Archaeology: New research casts doubt on Ohio's oldest 'house'

Bradley Lepper
Bradley Lepper

Did you know that Ohio supposedly has North America’s oldest house – a dwelling used by Ice Age, mastodon-hunting Paleoindians?

In the early 1990s, David Brose, then with the Cleveland Museum of Natural History, was working at the Paleo Crossing site in Medina County. He claimed to have uncovered three post molds, stains in the soil showing where posts had been set into the ground. These post molds were in the vicinity of spear points and other stone tools of the Clovis culture. Radiocarbon dates for one of the post molds suggested that the “house” was 12,250 years old, which matched the age of the Clovis points.

More: Archaeology: Researchers confident who buried cache of stone tools, but not why

Even at the time, however, not everyone was convinced. In 1995, an article in the Cleveland Plain Dealer’s Sunday magazine reported that some archaeologists had doubts about the post molds and the radiocarbon dates.

A new study published in the Journal of Field Archaeology shows that those doubts were justified.

Two teams, one from Kent State University, led by Metin Eren, and another from Southern Methodist University, led by David Meltzer, collaborated in a recent reinvestigation of the Paleo Crossing site. Brian Redmond from the Cleveland Museum of Natural History is a co-author of the report.

After reviewing the documentation from the 1990s excavations, the group concluded that Brose actually found only one definitive post mold. The other two turned out to be a possible root stain and a mapping error.

Between 2016 and 2018, Eren and Meltzer excavated 32 square meters in the same area where Brose worked. They identified six possible post molds similar to what Brose found. Disappointingly, radiocarbon dates showed they ranged in age from 300 to 1,100 years old.

At least some of these posts appear to be historic-era fence posts probably made from wood cut from old trees on the property, but even the oldest is more than 10,000 years too late to be part of a Paleoindian house.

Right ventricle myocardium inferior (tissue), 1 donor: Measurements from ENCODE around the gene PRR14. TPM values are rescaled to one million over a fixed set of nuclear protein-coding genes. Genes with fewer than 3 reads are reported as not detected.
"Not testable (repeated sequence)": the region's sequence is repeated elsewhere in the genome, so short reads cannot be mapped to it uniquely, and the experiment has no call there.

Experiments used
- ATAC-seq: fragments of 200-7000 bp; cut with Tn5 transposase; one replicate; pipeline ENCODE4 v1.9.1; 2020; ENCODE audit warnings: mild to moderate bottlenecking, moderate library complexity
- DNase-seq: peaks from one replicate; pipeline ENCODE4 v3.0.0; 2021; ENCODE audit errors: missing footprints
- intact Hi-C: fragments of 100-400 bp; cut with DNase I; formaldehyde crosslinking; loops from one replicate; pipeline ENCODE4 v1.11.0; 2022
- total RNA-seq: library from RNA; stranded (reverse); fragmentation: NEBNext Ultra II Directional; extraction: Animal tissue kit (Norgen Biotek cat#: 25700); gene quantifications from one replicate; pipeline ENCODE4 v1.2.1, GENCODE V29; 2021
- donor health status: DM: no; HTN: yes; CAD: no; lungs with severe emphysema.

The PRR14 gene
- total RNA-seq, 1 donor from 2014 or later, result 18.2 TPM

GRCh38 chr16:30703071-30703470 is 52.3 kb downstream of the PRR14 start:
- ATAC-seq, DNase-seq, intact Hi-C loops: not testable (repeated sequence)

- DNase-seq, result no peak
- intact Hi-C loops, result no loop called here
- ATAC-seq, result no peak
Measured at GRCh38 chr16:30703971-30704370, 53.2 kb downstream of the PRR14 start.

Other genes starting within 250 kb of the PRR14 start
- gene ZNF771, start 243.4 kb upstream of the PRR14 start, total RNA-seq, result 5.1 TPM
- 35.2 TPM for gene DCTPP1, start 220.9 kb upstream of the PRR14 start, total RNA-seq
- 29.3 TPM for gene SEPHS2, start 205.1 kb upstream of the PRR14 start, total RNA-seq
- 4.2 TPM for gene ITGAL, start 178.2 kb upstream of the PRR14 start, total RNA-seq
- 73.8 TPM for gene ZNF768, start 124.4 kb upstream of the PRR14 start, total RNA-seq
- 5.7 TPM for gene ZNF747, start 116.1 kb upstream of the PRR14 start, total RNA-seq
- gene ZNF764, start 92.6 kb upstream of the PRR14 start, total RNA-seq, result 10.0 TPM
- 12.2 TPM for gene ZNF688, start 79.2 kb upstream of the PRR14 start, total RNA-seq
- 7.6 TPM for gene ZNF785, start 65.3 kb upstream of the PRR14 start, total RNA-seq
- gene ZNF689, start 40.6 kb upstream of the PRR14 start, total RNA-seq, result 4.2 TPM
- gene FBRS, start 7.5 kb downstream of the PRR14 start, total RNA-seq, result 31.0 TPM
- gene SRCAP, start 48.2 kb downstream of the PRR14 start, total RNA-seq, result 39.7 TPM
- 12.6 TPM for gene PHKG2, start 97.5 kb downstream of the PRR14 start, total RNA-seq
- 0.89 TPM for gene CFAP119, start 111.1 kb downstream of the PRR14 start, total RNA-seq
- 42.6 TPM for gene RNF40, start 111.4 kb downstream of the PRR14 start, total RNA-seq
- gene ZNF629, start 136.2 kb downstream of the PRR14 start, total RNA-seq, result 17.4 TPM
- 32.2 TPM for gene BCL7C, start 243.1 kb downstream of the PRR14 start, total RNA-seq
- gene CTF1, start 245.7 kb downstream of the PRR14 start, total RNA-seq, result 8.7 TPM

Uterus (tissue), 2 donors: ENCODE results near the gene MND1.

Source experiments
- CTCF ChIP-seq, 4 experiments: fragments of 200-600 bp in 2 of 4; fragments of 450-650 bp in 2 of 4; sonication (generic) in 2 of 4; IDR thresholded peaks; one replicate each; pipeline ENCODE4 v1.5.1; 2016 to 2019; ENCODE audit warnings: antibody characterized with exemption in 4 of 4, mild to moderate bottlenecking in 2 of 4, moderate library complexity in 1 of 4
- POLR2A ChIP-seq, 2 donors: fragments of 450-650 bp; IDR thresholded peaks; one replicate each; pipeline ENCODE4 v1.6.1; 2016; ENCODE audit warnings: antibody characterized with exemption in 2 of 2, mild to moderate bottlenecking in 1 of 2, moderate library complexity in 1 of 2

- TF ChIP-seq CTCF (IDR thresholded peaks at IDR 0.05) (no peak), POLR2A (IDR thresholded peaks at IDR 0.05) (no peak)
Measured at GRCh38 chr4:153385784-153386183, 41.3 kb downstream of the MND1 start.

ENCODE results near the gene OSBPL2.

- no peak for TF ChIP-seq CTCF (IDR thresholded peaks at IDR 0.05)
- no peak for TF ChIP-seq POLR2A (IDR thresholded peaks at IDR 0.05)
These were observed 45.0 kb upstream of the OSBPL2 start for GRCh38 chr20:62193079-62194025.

Meltzer and his co-authors emphasize that the absence of evidence for a house at Paleo Crossing doesn’t diminish the importance of the site. After all, they recovered over a thousand artifacts, including typical Clovis tools such as scrapers and gravers, making it one of the richest Clovis sites in eastern North America.

And, actually, there could have been Clovis houses there that neither Brose nor Eren and Meltzer found.

Across North America, archaeologists have found only one Clovis-age house. It was at the Thunderbird site in Virginia and even it might belong to a later period. Meltzer and colleagues suspect that the reason so few Clovis houses have been found is that these early Americans moved around a lot and so didn’t put a lot of effort into building substantial houses.

So the Clovis people at Paleo Crossing may have lived in tent-like wigwams that didn’t require large posts to be set into the ground.

So what’s the deal with that post mold Brose found?

Meltzer and colleagues offer three possible interpretations. Maybe it really is the only surviving post mold from a Clovis house. Maybe the ancient post was used for something other than a house. Or maybe the radiocarbon dates are from older charcoal that somehow got into a more-recent post mold.

Whatever the explanation, one postmold with a few questionable radiocarbon dates isn’t sufficient to support the claim that Ohio has America’s oldest house.

Brad Lepper is the Senior Archaeologist for the Ohio History Connection’s World Heritage Program

This article originally appeared on The Columbus Dispatch: Archaeology: New research casts doubt on Ohio's oldest 'house'